When the band of interest is not visible in western blotting, staining the gel after transfer with CBB or silver stain can be tried. Many proteins may remain in the gel. In such a case, the problem is often solved by increasing the transfer time or by changing the method from the semi-dry to the tank method.

Comparison of Membrane for Blotting

PVDF and nitrocellulose membranes are mainly used for western blotting.

Advantage Disadvantage
PVDF (polyvinylidene fluoride) • High physical strength and tear resistance
• High chemical resistance
• Strong adsorption to proteins
• Requires prewetting with methanol before use
Nitrocellulose • Inexpensive • Physical strength is low: easily torn
Tips: Blotting membrane suited for re-probing

When multiple antigen-antibody reactions are performed on a single membrane (re-probing), the membrane is treated with a stripping solution that removes the antibody from the antigen. If stripping is planned, PVDF membrane should be used. The stripping reagent could damage the membrane, and PVDF is better suited because of its physical strength and chemical resistance.

Transfer Buffer

The most common transfer buffer consists of Tris, glycine, and methanol. If the target protein has high molecular weight (e.g., > 100 kDa), SDS (sodium dodecyl sulfate) may be added. High molecular weight proteins move slowly in the gel and are more prone to remain in the gel than low molecular weight proteins, resulting in lower transfer efficiency. Reducing the methanol concentration to 10% or less and adding 0.1% SDS may improve the transfer efficiency.

Proteins Methanol Concentration SDS
High molecular weight proteins 10% or less Added
Low molecular weight proteins 20% or more Not added
Tips: Methanol in transfer buffer

Methanol in the transfer buffer promotes adsorption of proteins to the membrane by reducing the interaction between proteins and SDS. However, it reduces the elution of proteins from the gel, which could decrease the transfer efficiency of high molecular weight proteins.

Immunodetection: Antigen-antibody Reaction


Blocking is performed before the addition of the primary antibody to the membrane with transferred proteins. Blocking reduces the background signal by preventing nonspecific binding of primary antibodies to the membrane.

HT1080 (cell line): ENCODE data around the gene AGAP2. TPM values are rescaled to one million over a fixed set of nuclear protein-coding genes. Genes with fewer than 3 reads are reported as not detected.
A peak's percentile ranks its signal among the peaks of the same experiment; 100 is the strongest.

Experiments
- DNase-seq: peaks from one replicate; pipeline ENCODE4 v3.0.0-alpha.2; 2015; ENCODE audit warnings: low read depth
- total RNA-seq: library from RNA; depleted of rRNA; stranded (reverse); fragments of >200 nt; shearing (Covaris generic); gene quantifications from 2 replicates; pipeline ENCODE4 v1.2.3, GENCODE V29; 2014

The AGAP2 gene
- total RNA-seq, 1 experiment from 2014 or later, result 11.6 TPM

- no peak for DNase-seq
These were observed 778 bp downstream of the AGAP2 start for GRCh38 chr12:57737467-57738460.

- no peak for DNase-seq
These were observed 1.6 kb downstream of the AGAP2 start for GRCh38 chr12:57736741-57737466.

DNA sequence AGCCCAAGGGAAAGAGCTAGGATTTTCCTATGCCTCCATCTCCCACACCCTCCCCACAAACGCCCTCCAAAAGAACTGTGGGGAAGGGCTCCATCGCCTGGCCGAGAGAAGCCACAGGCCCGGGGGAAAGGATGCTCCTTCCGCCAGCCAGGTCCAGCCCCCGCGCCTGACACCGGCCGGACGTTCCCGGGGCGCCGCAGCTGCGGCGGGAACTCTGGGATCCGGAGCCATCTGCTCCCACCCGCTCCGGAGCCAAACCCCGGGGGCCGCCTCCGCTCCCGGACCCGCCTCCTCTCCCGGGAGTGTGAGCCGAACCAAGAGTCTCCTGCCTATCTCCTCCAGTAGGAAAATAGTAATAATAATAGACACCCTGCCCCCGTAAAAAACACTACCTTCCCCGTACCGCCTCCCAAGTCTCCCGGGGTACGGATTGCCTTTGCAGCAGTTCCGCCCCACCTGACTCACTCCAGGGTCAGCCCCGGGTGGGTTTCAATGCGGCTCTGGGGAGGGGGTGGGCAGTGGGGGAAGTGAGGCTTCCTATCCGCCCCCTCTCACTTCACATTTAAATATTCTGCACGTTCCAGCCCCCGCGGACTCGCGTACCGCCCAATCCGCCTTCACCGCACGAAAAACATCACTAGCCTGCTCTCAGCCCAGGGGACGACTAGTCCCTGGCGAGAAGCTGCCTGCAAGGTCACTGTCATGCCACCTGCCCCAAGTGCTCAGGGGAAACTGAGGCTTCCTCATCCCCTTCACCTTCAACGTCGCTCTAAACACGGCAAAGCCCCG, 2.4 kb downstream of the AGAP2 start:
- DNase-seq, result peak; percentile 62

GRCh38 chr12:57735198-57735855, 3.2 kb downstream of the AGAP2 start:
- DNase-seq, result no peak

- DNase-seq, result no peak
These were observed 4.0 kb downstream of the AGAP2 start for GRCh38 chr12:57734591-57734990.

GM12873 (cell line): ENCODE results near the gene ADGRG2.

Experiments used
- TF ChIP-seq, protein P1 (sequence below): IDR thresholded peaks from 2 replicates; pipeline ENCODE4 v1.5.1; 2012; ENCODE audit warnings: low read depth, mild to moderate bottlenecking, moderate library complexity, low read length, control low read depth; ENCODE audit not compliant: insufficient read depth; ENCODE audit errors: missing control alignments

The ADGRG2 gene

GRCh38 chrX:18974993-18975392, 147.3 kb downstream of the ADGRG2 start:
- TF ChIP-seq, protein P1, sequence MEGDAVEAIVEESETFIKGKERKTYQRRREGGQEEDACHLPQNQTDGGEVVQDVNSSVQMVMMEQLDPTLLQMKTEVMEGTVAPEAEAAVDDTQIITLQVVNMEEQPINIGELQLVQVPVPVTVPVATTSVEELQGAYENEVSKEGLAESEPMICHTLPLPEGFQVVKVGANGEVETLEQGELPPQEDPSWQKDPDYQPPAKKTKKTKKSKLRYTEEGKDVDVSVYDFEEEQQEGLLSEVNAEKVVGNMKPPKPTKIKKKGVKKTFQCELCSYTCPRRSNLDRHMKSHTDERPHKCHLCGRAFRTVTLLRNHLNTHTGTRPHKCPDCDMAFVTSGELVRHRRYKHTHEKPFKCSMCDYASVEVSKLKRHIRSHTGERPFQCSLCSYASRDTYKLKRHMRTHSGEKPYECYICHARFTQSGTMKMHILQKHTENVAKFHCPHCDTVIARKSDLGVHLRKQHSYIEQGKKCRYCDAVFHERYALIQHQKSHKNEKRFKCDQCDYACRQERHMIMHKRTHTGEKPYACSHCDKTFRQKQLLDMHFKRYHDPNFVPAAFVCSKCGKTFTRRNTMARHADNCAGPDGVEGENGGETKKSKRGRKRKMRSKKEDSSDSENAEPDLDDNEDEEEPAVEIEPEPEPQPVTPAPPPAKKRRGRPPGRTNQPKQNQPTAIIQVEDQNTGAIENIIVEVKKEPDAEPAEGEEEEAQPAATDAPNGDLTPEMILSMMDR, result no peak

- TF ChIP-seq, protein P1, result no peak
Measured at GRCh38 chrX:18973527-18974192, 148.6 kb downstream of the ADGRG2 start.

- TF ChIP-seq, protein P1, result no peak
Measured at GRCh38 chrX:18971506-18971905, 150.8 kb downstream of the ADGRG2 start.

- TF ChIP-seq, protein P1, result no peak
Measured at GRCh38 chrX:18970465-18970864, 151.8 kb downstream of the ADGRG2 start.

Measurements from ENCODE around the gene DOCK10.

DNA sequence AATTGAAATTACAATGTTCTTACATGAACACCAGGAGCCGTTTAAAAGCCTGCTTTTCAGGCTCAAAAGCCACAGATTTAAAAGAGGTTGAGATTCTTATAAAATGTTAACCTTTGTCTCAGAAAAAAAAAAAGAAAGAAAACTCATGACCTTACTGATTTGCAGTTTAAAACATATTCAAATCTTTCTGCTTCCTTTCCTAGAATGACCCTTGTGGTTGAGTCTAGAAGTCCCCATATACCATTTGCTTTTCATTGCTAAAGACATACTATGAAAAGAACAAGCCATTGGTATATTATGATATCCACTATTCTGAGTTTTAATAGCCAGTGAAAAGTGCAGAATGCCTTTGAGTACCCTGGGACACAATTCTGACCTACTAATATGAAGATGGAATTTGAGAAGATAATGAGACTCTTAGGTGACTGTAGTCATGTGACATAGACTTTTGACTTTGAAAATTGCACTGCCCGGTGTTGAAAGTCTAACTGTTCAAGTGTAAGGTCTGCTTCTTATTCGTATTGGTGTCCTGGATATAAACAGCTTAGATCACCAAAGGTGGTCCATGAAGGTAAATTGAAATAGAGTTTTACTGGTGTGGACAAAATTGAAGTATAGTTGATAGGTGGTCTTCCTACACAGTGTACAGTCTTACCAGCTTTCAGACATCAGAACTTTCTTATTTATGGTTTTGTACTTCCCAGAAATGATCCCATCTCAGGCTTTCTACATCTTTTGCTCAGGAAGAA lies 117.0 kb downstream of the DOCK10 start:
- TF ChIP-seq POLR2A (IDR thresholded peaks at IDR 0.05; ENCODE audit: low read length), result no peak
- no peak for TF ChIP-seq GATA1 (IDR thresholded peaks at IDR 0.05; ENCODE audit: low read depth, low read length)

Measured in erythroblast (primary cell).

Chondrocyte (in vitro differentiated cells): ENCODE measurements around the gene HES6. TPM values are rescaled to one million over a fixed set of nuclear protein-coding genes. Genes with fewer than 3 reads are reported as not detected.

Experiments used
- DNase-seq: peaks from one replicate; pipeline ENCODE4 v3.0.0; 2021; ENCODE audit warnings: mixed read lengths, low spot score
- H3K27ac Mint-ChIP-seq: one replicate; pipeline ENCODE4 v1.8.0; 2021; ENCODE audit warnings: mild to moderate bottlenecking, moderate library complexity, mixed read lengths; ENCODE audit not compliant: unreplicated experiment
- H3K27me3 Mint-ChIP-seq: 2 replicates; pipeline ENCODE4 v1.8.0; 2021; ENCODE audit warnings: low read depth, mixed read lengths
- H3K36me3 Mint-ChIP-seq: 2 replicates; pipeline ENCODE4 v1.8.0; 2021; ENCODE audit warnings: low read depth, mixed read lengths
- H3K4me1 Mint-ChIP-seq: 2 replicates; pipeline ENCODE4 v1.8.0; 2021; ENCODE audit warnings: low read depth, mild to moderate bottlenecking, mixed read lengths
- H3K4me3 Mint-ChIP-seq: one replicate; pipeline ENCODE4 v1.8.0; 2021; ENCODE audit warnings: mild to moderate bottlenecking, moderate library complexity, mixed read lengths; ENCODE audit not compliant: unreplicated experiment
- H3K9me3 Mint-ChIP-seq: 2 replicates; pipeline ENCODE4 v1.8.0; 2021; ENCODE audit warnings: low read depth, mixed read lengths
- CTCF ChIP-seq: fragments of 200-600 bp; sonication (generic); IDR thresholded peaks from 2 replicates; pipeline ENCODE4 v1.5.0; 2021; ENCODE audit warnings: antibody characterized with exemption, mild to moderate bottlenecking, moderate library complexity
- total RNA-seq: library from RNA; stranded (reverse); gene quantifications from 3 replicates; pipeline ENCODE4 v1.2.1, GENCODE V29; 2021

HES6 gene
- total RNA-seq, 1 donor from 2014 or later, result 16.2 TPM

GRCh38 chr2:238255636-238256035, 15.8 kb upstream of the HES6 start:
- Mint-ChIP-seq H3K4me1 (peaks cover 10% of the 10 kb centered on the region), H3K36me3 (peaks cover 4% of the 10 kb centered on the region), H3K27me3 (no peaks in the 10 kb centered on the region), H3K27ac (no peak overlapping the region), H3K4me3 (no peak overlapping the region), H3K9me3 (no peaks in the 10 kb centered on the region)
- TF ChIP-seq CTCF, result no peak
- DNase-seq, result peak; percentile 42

Results vary greatly depending on the blocking solution used. Commonly used blocking solutions are 1-5% bovine serum albumin (BSA) and 1-5% skim milk2). Regarding the type of blocking agent, some antibodies react with BSA or proteins in skim milk. If that is the case, a protein-free blocking solution, consisting mainly of polymers, is used.

The concentration, blocking time, and type of blocking agent in the blocking solution should be changed depending on the antibodies used. A low concentration of blocking solution is sufficient for antibodies with low nonspecific binding. If the concentration is too high, the background signal may be reduced, but the signal of the target protein is also weakened. If the blocking time is too short, the blocking effect will be weak, and if it is too long, the signal of the target protein will also be weakened.

Generally, membranes are immersed in a blocking solution and incubated with shaking at room temperature for 30 minutes to 1 hour. After blocking, the membrane is immersed in TBS-T (0.1% Tween 20) or PBS-T (0.1% Tween 20) with shaking and washed.

Antibody Reaction

After blocking, the membrane is probed with an antibody against the target protein (primary antibody) and an enzyme-linked antibody (secondary antibody).

Antibodies are sold in high concentrations and need to be diluted before use. PBS-T or blocking solution is used for dilution. The concentration of the primary antibody is important and should be optimized empirically, while referring to the literature and the manufacturer's recommendations. If the concentration is too low, the target protein cannot be detected. If the concentration is too high, nonspecific reactions may occur and unrelated proteins may also be detected.

For overnight antibody reactions, the membrane is immersed in a diluted primary antibody solution and incubated with shaking at 4°C. If the reaction is to be completed within several hours, the membrane is incubated at room temperature.

After probing with the primary antibody, the membrane is washed with a washing solution, such as PBS-T, three times for 5 minutes each.


The band of the target protein is detected using the reaction between the enzyme linked to the secondary antibody and a chromogenic or luminescent substrate. If the primary antibody is enzyme-linked, the secondary antibody is not required.

The most common linked enzyme is horseradish peroxidase (HRP). It is also referred to simply as peroxidase (POD).

After the reaction with the primary antibody, the membrane is incubated in a diluted secondary antibody solution. The appropriate secondary antibody should be selected according to the animal (host) species of the primary antibody.

Example: If the animal (host) species of the primary antibody is mouse, a secondary antibody against mouse-derived antibodies such as Goat anti-mouse IgG-HRP should be selected.

The substrate is added to the HRP linked to the secondary antibody, and the resulting chemiluminescence is detected by a digital imager, such as a CCD camera, or by X-ray film.

Since the chemiluminescence becomes weaker with time, images should be taken as soon as possible after the reaction between the chemiluminescent substrate and the labeled secondary antibody. If no bands are visible, the exposure time should be increased. The band may become detectable if a low sensitivity is an issue.


  1. Nishikata, T.: “Bio Experiment Illustrated 5 ”, Shujunsha, Japan, (1996). (Japanese)
  2. Protein Experiment Notebook vol.2 4th ed.” ed. by Okada, M., Miki, H., Miyazaki, K., Yodosha, (2011). (Japanese)